not sixty series tires ..FIFTY SERIES
you won't get the 60 on the car
not enough space

'80's mustang 5.0's used a 225 60 15..

they ARE SUBSTANTIALLY LARGER IN DIAMETER

tire diameter compassion ... www.tacomaworld.com/tirecalc?tires=195-50r15-225-50r15

and , sorry daytonas don't 'handle" they have decent ride quality but they don't

I had an 86 turbo z , after four cars with 225 50 15 I was getting tired of the ride quality
so I went to a 215 60 15 for the increased sidewall height
they just barely fit

on a dodge fwd car like ours the passenger side wheel is mounted slightly forwards of the driver's side wheel
this means the tire is slightly closer to the front edge of the wheel well opening
-if your car isn't bent somehow this is how cryco built it
reason I presume - it resists rolling off the crown of the road if the passenger wheelbase is slightly longer

anyways.. on both my 86 turbo z and an 87 shelby z I had those 215's on
the passenger front wheel just barely touched the edge of the plastic nose where it bends and mounts to the wheel well lip
it never hit hard enough to rub the paint off or even mark the paint.. but it did touch
there is no way you'll ever get a 225 60 on there..

oh and the ride quality was much improved with the 215 60 15's in -place of the o-e 225 50 15's

handling was completely unaffected because as stated..no handling capacity to start with

handling capacity
a shelby charger is capable of turning onto a side street at 50 mph
a daytona will instead reverse ends and go into whatever is on the side of the road at that same corner BACKWARDS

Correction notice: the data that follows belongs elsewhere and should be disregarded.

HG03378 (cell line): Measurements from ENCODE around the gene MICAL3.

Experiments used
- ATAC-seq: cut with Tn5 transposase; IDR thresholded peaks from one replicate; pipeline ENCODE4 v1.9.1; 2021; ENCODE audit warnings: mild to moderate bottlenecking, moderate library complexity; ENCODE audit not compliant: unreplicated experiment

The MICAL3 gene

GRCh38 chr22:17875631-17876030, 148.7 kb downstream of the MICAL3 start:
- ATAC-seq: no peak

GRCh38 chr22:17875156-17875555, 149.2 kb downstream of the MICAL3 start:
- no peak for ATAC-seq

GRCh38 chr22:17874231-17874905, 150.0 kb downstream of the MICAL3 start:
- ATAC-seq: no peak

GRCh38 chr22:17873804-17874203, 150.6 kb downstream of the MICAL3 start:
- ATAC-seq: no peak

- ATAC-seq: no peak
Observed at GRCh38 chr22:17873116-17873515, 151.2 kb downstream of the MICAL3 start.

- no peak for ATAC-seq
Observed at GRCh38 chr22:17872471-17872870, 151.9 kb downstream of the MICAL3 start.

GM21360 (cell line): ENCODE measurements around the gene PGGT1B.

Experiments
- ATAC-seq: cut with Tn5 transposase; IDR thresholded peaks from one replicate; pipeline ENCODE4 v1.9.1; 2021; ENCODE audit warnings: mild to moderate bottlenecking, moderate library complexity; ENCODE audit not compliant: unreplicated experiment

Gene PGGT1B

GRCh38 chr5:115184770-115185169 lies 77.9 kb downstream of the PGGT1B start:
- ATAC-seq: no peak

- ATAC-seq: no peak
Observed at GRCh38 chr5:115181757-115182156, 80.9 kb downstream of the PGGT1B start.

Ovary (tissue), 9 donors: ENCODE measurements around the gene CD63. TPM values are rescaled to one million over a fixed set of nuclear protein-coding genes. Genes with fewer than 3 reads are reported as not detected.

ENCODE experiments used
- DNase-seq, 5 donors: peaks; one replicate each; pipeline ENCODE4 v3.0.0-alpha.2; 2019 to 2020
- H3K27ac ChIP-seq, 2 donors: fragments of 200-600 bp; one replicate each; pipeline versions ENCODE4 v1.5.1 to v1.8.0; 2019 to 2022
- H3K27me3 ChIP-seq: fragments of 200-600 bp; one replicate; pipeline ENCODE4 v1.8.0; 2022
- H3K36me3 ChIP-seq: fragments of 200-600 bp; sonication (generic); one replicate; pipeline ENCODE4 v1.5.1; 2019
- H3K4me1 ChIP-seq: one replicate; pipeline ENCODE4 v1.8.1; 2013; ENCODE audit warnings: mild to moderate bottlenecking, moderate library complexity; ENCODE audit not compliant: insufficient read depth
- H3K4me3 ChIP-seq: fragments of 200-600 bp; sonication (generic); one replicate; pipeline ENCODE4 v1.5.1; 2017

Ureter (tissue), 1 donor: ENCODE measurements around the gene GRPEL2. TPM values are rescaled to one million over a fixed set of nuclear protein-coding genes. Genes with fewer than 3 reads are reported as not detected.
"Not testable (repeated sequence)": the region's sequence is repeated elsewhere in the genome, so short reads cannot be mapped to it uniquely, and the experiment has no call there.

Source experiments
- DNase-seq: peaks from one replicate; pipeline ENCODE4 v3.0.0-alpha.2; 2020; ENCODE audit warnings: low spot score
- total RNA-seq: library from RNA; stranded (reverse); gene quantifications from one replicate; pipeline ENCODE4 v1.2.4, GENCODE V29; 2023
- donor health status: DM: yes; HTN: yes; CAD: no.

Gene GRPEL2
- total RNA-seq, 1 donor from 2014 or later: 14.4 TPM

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on a dodge fwd car like ours the passenger side wheel is mounted slightly forwards of the driver's side wheel
this means the tire is slightly closer to the front edge of the wheel well opening
-if your car isn't bent somehow this is how cryco built it
reason I presume - it resists rolling off the crown of the road if the passenger wheelbase is slightly longer
Now that is very interesting. Never knew that tidbit. Thanks for sharing!
 

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also
92/3 daytonas have the front wheels moved forwards..I'd presume the passenger side is again slightly forwards
but .. having an 86 , an 87 and a 92 in the driveway at the same time you can also see the difference in the radius of the 92/3 wheel well at the front..
that change in radius means the 92/3 front end don't fit 84-91 fenders and the reverse is true
because of the fold over going into the front of the wheel opening where the nose cover attaches

also the trailing axles don't swap as the distance between wheel center ,spindle,and the pivot at the frame changes
the position of the pivot mount under the body physically changes in the chassis build too.. so there's no way of swapping early /late rear axles